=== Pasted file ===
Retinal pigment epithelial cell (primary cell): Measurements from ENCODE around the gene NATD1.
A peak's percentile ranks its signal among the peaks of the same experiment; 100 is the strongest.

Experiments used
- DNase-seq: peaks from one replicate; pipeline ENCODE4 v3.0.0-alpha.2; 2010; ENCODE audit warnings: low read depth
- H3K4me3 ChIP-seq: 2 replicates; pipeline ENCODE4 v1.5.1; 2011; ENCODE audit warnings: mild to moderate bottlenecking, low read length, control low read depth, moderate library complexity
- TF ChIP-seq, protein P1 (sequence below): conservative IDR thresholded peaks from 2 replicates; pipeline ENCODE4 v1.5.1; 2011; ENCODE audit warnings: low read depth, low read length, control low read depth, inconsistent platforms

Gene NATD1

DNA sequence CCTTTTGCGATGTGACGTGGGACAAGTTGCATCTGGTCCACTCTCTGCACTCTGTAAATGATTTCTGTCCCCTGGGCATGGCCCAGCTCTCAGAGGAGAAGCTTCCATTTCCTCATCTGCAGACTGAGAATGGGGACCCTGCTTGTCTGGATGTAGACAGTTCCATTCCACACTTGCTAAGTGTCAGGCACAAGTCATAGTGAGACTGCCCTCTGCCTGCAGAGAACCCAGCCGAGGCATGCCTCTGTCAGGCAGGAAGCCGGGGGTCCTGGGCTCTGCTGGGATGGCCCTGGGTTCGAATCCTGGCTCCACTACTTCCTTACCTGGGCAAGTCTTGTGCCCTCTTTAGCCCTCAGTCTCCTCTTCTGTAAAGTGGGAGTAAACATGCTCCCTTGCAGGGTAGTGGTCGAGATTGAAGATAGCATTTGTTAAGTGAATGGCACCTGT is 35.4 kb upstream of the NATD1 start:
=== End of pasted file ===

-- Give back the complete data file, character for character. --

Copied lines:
Retinal pigment epithelial cell (primary cell): Measurements from ENCODE around the gene NATD1.
A peak's percentile ranks its signal among the peaks of the same experiment; 100 is the strongest.

Experiments used
- DNase-seq: peaks from one replicate; pipeline ENCODE4 v3.0.0-alpha.2; 2010; ENCODE audit warnings: low read depth
- H3K4me3 ChIP-seq: 2 replicates; pipeline ENCODE4 v1.5.1; 2011; ENCODE audit warnings: mild to moderate bottlenecking, low read length, control low read depth, moderate library complexity
- TF ChIP-seq, protein P1 (sequence below): conservative IDR thresholded peaks from 2 replicates; pipeline ENCODE4 v1.5.1; 2011; ENCODE audit warnings: low read depth, low read length, control low read depth, inconsistent platforms

Gene NATD1

DNA sequence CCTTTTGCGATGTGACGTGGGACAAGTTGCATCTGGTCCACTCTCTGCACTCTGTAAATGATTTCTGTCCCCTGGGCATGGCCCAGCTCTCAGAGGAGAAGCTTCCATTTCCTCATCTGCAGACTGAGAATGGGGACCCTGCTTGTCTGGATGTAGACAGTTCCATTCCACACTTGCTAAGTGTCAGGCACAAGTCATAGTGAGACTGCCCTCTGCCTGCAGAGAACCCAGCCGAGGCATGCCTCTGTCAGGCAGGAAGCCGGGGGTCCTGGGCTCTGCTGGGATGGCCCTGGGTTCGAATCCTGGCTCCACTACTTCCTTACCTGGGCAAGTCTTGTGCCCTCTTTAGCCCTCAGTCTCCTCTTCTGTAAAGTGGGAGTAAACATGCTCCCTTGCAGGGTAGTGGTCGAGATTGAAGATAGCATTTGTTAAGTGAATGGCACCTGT is 35.4 kb upstream of the NATD1 start: